An abundance of confidence ringside
Over the past number of weeks, the mart trade has performed very well, with strong prices achieved right across the board.
In the fit for slaughter category, factory agents are driving the trade as they try and secure suitable lots to satisfy factory demand.
As of late, marts have experienced a influx of stock – many of which are being presented for sale in the west and north of the country as a result of deteriorating ground conditions brought on by wet weather.
Gerry Connellan of Elphin Mart told me that they have never witnessed such numbers at the start of August as they have this year, noting that weather is a major factor.
While extreme confidence has been witnessed ringside for the past couple of weeks, the larger numbers earlier than expected could be attributed to farmer concern in relation to a second wave of the coronavirus.
Many will argue that larger offerings of animals is simply down to the higher prices available and farmers don’t want to miss the chance to cash-in if prices were to fall somewhat.
Higher numbers normally contribute to downward price pressure; however, quite the opposite is happening. Mart managers have noted that steer and heifer prices are plus 30c/kg higher than the comparable period in 2019.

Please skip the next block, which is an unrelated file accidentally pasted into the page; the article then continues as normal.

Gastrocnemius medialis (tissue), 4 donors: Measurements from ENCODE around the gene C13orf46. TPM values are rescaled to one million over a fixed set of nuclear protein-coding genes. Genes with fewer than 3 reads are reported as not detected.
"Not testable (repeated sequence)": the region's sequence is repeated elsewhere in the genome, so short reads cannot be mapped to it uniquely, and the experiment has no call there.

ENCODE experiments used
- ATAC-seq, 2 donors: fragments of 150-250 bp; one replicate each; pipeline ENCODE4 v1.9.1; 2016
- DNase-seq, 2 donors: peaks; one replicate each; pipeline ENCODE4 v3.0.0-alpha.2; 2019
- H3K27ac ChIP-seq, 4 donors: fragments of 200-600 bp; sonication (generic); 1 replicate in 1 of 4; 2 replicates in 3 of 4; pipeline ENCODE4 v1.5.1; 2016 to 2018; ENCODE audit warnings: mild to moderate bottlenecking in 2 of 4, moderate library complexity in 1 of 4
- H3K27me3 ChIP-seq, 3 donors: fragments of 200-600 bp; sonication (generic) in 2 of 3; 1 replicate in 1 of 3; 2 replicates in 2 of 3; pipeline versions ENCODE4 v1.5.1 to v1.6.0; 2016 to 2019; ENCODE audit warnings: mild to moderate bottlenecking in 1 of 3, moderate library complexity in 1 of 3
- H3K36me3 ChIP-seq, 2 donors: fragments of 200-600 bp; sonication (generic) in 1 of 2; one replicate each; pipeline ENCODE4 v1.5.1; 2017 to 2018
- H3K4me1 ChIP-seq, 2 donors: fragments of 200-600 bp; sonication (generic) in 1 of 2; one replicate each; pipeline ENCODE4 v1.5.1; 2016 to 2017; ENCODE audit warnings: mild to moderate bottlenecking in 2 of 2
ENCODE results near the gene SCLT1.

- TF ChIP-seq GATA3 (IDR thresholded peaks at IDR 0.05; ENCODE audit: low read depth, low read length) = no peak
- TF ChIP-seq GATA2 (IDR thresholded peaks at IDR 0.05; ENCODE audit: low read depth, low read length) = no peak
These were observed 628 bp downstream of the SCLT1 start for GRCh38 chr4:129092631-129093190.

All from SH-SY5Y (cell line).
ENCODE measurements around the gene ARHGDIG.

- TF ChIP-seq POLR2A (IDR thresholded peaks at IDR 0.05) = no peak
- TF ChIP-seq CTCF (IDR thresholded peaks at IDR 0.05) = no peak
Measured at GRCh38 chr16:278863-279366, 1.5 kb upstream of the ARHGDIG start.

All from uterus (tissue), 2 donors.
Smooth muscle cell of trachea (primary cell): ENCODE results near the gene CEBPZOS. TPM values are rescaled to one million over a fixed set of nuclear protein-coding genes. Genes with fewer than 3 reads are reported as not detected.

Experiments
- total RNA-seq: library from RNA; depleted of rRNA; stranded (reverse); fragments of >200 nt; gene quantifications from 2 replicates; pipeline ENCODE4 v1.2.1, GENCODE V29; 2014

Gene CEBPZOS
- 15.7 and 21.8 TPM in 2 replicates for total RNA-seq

The cow trade is and has been performing well also. This has been underpinned by a strong demand from Northern Irish buyers, with Gerry Connellan noting that they have been present in the west sourcing cows and weanlings.
David Quinn from Carnew Mart shared the same experience highlighting that buyers from north of the border had been present last weekend in search of stores and beef lots.
It might be just a little early for the weanling autumn trade, but where sales have commenced, prices are said to be strong – as would be expected with smaller numbers on offer.
As we move into the autumn, we will be able to gauge how the trade will perform – a trade for weanling bulls like in the autumn of 2019 will be welcomed.
I recall standing around the weanling bull ring in Gort Mart late last September, where the trade – for the quality lots on offer – could only be described as on fire – driven by a strong export demand, which saw these buyers claim 30% of the bulls on offer that night.
In the case of calves, numbers presented for sale have dwindled as expected. George Candler of Kilkenny Mart said that 40 calves passed through the ring at Cillín Hill this week, with a good trade despite rather low entries.